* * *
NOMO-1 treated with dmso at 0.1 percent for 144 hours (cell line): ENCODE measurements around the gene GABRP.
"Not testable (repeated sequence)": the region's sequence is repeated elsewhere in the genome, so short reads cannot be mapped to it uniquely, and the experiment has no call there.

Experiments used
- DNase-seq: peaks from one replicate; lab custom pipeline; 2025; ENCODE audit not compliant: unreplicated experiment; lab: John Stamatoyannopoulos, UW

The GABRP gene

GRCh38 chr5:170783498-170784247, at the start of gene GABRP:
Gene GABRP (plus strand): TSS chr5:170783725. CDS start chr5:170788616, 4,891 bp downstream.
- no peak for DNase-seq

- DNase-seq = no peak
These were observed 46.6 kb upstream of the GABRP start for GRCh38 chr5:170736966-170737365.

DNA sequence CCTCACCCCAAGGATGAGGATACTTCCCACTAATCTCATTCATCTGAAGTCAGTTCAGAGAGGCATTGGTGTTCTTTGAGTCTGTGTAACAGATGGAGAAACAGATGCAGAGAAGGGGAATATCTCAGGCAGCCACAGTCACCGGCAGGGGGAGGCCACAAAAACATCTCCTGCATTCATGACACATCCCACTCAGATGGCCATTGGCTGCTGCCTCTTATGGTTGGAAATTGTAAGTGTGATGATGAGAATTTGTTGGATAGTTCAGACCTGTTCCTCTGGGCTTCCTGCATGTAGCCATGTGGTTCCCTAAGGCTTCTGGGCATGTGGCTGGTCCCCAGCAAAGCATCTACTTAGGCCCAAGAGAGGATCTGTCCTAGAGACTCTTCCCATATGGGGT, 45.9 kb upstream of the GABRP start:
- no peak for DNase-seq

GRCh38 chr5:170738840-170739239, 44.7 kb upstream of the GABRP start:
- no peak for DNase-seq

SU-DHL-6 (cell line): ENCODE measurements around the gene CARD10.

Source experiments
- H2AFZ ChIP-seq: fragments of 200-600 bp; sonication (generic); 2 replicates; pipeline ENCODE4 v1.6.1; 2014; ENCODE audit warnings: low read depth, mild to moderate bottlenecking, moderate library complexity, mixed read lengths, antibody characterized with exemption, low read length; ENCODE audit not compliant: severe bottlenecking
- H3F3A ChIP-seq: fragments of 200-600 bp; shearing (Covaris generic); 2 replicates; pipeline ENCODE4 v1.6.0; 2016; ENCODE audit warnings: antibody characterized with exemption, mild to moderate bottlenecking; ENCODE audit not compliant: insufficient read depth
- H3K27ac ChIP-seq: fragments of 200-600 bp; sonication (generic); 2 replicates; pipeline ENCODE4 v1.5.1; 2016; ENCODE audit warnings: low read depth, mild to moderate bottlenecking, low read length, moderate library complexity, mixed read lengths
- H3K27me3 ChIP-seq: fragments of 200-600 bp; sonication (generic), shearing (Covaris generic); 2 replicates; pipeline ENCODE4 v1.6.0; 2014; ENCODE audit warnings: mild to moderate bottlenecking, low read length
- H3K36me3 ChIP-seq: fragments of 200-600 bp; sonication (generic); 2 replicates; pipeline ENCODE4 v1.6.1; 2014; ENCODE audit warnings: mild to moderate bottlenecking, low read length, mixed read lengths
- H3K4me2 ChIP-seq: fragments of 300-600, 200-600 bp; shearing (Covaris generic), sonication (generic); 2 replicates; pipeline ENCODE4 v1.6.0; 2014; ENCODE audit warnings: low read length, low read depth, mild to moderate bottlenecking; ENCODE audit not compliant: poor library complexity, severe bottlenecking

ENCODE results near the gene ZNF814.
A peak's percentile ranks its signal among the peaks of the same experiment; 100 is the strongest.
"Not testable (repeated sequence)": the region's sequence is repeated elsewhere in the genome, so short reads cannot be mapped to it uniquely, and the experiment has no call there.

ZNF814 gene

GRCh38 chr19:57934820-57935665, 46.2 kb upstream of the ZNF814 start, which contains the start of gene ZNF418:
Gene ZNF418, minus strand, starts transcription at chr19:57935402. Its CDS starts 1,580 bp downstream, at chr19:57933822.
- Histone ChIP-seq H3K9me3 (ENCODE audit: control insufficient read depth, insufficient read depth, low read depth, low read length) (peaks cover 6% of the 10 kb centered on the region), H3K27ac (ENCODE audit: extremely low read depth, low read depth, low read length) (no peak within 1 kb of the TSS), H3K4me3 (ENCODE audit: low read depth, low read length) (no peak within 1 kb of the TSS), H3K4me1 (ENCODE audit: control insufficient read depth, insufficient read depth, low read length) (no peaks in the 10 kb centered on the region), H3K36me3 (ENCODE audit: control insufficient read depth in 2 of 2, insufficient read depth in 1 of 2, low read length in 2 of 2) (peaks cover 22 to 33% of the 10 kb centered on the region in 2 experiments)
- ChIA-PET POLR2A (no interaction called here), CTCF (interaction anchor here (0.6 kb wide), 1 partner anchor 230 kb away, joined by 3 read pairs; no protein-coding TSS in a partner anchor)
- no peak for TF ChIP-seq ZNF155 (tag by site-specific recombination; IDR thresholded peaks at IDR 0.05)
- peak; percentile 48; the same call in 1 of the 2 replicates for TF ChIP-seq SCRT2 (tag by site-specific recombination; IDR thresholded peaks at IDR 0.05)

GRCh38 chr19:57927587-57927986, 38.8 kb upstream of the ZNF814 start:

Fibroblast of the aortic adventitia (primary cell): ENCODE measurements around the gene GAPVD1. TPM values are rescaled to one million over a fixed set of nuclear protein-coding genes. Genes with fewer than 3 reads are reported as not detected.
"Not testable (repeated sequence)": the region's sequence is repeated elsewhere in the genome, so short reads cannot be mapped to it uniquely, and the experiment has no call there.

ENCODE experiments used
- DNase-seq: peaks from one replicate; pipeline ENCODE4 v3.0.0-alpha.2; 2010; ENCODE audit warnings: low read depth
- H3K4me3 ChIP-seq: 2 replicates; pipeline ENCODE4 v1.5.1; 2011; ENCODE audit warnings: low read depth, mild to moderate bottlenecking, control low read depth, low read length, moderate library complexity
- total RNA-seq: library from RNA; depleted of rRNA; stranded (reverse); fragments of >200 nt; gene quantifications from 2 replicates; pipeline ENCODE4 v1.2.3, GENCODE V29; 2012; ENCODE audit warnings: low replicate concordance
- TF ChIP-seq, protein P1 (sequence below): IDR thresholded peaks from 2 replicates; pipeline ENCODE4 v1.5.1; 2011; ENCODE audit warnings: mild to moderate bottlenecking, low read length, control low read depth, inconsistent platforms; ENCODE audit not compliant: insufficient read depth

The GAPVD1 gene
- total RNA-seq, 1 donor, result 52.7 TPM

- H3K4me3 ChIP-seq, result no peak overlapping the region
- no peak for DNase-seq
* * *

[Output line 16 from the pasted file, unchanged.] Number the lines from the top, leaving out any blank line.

Source experiments